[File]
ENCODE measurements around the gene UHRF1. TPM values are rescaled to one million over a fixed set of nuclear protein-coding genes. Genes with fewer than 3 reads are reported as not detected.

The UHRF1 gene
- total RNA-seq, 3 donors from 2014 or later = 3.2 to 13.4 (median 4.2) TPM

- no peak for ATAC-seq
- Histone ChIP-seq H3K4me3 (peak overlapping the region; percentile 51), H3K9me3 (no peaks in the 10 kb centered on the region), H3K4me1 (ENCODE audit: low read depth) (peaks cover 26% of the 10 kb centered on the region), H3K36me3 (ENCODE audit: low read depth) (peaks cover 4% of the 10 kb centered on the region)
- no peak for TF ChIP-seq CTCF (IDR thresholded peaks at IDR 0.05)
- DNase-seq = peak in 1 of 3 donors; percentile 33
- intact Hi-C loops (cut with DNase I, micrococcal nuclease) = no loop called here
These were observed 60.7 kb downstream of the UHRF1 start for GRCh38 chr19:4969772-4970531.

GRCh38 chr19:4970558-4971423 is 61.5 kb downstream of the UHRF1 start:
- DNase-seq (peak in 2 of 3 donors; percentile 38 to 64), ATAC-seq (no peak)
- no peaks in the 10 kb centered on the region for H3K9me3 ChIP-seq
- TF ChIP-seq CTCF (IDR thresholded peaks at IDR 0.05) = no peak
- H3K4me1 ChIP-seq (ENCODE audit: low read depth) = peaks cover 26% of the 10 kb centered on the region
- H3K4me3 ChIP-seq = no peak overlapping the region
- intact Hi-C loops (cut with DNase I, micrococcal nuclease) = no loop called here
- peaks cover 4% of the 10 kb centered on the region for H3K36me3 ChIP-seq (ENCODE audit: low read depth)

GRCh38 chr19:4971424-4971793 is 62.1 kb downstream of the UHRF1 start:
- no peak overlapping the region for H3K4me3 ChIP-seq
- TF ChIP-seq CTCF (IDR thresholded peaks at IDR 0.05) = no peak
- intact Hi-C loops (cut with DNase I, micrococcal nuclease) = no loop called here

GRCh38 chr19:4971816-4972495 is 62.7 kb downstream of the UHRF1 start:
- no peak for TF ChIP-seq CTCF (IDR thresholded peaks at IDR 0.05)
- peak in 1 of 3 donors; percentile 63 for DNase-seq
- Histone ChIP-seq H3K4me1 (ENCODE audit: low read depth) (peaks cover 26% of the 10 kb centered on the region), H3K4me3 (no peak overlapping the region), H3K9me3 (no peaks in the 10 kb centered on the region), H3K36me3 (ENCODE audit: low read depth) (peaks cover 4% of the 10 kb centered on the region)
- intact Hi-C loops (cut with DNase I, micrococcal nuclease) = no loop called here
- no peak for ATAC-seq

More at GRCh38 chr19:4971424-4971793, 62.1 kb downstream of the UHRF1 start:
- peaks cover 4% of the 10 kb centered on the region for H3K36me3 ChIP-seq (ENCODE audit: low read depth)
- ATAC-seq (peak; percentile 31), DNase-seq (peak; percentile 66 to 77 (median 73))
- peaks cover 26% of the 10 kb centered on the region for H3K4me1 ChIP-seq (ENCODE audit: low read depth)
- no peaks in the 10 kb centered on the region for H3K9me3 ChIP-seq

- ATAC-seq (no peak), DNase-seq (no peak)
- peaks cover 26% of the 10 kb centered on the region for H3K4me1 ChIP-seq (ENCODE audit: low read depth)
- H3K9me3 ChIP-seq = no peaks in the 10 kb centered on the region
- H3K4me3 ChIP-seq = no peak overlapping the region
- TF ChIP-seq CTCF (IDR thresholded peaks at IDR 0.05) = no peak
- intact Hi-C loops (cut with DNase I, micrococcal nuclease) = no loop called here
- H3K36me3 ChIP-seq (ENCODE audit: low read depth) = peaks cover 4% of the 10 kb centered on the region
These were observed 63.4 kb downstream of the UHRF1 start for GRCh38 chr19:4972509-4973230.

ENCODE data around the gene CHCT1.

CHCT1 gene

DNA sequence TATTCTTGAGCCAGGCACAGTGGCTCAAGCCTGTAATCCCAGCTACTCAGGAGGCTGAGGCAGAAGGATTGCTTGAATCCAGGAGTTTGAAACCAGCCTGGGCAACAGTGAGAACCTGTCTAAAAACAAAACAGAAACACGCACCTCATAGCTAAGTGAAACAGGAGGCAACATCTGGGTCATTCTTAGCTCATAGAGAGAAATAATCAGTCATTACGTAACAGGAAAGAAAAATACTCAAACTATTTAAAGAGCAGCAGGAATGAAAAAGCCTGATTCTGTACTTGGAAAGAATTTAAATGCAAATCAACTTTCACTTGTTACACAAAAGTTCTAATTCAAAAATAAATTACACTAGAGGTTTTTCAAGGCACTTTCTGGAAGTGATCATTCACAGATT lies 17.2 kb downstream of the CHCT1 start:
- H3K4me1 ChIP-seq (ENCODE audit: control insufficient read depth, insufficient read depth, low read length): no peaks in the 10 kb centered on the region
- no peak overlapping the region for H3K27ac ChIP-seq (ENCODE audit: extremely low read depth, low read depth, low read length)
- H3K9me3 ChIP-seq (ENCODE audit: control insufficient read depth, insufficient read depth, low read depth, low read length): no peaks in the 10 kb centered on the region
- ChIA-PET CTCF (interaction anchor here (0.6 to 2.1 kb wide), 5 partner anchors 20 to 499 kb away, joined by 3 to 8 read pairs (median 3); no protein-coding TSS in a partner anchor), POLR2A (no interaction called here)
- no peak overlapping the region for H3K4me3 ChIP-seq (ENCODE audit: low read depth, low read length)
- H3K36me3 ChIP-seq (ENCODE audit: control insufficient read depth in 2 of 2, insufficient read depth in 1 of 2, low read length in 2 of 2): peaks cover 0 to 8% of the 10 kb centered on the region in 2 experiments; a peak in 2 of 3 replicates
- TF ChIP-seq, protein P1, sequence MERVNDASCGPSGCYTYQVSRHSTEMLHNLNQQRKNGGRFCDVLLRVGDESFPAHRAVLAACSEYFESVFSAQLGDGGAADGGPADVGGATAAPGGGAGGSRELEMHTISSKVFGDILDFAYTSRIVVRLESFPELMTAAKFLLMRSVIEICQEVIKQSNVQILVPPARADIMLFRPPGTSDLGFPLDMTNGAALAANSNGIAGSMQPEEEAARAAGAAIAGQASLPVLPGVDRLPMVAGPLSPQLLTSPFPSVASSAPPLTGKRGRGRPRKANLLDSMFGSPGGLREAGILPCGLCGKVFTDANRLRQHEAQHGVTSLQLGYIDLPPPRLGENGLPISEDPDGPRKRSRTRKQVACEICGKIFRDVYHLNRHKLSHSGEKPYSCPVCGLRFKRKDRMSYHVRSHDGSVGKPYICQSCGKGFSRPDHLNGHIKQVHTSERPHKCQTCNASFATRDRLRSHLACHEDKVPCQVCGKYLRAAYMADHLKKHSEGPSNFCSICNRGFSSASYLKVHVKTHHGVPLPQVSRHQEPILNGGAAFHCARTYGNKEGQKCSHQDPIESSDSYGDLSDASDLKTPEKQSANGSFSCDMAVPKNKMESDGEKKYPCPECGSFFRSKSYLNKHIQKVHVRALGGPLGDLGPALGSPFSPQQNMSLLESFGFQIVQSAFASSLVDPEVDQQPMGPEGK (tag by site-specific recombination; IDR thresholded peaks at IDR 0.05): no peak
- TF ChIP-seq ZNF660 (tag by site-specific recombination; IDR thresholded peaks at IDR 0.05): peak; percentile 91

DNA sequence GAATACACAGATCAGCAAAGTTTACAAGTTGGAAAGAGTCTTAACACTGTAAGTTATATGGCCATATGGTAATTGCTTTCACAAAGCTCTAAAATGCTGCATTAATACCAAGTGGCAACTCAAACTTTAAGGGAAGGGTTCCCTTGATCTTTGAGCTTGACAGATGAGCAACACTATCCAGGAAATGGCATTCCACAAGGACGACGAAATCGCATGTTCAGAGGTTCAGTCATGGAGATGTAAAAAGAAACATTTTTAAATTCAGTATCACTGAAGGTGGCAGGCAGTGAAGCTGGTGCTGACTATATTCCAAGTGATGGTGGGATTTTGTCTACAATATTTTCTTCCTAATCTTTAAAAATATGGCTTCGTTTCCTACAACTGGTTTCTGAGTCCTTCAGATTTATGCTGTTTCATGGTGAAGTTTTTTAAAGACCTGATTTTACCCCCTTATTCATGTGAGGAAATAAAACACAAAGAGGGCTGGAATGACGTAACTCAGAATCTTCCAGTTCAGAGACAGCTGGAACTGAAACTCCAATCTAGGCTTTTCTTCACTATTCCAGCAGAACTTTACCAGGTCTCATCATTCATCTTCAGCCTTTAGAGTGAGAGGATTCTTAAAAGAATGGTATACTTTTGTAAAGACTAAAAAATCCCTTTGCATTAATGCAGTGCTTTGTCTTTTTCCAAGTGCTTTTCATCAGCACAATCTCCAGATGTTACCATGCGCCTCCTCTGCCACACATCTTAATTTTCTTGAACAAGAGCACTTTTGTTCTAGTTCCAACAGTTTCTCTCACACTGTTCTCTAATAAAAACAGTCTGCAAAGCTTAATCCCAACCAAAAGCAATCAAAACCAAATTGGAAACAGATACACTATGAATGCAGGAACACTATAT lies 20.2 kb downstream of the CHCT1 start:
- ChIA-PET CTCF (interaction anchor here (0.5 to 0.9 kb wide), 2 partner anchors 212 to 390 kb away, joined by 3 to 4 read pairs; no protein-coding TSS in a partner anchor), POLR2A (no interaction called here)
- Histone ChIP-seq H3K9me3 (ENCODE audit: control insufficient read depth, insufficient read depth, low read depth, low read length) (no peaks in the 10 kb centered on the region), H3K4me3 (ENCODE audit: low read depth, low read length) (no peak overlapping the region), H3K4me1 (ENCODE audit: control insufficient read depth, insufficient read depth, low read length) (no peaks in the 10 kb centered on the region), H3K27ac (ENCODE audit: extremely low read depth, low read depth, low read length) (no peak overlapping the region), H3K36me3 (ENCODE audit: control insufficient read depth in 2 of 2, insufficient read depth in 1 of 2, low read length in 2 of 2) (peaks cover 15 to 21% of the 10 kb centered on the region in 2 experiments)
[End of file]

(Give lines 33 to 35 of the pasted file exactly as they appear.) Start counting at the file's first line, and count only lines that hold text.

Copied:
- ATAC-seq (no peak), DNase-seq (no peak)
- peaks cover 26% of the 10 kb centered on the region for H3K4me1 ChIP-seq (ENCODE audit: low read depth)
- H3K9me3 ChIP-seq = no peaks in the 10 kb centered on the region